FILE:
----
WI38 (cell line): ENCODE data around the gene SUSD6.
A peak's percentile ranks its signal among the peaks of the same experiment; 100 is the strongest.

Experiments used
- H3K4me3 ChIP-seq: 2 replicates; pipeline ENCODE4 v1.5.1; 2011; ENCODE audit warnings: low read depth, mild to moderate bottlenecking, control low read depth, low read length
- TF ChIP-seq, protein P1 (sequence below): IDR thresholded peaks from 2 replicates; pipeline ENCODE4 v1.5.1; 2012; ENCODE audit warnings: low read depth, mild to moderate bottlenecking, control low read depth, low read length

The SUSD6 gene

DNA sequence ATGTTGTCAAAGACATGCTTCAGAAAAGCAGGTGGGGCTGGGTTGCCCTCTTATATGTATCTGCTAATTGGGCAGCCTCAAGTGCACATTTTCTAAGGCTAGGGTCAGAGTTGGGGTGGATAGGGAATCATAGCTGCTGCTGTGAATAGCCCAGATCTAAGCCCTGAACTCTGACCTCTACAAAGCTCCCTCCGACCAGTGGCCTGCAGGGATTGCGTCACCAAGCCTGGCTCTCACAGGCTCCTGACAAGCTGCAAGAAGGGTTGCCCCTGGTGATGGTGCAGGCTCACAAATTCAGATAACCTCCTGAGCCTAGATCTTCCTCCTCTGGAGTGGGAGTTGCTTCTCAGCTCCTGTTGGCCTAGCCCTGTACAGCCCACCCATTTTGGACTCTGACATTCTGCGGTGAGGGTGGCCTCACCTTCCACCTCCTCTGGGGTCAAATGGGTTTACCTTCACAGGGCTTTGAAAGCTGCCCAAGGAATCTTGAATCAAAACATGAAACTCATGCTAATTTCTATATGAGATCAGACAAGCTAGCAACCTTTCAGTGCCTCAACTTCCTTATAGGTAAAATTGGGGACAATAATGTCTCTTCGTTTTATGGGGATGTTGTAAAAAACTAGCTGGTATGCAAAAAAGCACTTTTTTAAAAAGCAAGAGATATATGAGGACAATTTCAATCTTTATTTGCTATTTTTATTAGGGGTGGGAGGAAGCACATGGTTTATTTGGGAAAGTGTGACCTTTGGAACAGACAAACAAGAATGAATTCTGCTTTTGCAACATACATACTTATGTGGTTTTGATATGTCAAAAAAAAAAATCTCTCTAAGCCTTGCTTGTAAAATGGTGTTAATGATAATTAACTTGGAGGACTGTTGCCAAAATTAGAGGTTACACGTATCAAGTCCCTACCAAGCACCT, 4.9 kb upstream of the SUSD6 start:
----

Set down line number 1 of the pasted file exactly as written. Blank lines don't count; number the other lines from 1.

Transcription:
WI38 (cell line): ENCODE data around the gene SUSD6.